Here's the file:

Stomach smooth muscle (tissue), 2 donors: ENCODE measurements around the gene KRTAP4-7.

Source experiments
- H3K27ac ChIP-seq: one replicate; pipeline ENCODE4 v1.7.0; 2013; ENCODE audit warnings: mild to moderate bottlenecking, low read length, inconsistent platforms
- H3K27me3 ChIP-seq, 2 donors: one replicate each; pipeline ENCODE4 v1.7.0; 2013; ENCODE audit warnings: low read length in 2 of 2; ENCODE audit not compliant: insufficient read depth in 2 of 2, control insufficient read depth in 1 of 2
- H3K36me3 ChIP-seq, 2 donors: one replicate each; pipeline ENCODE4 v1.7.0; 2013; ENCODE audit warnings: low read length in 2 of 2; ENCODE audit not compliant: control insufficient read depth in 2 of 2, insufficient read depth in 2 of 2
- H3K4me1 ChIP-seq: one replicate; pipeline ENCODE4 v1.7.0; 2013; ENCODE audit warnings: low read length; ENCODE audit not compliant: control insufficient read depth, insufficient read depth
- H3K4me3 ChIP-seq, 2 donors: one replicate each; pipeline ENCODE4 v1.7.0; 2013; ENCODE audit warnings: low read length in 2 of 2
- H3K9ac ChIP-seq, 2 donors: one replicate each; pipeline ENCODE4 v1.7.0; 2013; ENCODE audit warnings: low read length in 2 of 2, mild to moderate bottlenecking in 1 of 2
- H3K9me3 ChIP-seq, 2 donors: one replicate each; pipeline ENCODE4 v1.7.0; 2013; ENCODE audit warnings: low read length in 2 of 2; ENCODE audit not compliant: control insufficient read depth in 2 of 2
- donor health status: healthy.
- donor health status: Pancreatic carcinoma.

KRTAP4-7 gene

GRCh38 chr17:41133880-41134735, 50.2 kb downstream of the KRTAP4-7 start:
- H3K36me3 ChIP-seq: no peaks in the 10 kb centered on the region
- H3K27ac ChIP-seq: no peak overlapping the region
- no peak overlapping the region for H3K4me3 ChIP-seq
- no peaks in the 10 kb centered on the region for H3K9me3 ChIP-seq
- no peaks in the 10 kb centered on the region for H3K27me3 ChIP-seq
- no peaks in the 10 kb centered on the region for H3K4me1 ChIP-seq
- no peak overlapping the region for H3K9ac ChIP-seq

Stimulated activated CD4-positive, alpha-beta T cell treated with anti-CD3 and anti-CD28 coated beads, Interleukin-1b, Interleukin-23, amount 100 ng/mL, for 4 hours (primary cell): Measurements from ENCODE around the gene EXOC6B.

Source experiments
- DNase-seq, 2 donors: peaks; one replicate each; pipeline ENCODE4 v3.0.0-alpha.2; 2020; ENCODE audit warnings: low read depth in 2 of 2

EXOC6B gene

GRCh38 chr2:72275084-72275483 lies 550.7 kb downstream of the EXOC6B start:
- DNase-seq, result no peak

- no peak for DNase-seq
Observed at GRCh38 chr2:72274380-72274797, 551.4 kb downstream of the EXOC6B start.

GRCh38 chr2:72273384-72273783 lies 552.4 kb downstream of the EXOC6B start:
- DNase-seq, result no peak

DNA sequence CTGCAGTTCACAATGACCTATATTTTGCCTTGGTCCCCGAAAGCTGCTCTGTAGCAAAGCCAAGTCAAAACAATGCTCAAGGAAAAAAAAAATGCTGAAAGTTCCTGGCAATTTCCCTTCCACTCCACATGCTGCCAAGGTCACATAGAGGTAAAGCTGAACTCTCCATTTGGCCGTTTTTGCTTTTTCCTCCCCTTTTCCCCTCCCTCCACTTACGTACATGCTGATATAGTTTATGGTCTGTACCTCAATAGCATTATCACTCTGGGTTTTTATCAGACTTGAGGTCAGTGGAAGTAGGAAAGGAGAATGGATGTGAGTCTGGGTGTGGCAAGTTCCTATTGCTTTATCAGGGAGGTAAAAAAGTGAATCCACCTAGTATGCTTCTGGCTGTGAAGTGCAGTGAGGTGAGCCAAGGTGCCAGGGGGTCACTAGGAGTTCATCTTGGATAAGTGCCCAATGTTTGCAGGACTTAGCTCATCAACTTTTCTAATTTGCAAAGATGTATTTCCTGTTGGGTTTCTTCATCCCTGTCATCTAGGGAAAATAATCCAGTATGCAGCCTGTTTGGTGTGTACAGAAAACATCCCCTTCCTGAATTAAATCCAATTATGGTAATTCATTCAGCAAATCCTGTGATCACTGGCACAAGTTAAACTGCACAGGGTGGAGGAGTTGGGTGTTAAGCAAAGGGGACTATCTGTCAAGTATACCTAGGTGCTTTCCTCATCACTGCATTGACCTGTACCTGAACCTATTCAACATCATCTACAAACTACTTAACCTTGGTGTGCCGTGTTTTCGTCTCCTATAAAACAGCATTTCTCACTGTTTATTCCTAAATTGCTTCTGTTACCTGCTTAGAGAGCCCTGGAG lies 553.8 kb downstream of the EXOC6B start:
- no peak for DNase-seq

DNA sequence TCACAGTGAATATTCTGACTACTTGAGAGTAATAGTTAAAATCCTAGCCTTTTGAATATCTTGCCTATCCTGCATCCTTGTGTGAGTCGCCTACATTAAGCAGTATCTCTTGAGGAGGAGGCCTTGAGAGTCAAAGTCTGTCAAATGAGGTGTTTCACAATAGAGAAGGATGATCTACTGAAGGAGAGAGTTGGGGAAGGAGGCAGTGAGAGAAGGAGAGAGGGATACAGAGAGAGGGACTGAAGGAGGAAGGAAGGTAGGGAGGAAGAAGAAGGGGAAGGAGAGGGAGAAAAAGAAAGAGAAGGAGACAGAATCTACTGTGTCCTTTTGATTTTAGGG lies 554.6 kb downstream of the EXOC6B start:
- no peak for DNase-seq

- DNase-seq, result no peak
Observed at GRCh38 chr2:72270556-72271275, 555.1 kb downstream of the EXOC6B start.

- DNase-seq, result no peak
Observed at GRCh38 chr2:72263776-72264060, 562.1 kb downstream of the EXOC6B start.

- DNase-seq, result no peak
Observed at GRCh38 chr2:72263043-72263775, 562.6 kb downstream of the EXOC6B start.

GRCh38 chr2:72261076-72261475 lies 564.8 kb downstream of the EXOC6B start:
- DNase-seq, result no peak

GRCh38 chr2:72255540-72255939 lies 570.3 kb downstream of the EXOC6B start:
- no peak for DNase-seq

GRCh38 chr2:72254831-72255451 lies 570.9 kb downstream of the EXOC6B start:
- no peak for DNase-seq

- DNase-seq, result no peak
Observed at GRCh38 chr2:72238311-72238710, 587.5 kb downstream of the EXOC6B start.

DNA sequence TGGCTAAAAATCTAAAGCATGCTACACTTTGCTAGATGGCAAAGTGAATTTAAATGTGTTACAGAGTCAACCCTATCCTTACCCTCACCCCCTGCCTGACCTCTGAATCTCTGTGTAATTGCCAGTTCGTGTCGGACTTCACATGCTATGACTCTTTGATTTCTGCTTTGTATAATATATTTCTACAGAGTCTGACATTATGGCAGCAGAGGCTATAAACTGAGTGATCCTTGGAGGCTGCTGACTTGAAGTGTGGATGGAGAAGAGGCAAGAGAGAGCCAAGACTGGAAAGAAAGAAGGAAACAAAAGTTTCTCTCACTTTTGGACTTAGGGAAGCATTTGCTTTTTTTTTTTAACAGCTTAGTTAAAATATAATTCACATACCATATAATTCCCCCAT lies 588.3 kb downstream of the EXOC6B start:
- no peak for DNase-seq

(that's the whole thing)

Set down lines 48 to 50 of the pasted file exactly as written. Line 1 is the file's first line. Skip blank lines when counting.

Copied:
Observed at GRCh38 chr2:72238311-72238710, 587.5 kb downstream of the EXOC6B start.

DNA sequence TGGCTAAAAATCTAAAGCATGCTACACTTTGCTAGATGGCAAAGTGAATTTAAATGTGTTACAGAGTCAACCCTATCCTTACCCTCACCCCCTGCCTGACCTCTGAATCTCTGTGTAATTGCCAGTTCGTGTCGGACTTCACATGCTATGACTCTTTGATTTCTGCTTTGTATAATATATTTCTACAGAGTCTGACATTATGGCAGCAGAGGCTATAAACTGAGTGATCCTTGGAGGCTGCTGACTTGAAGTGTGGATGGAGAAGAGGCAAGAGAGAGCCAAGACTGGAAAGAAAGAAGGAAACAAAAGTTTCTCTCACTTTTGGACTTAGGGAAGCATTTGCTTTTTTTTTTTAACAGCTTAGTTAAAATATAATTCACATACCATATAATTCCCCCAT lies 588.3 kb downstream of the EXOC6B start:
- no peak for DNase-seq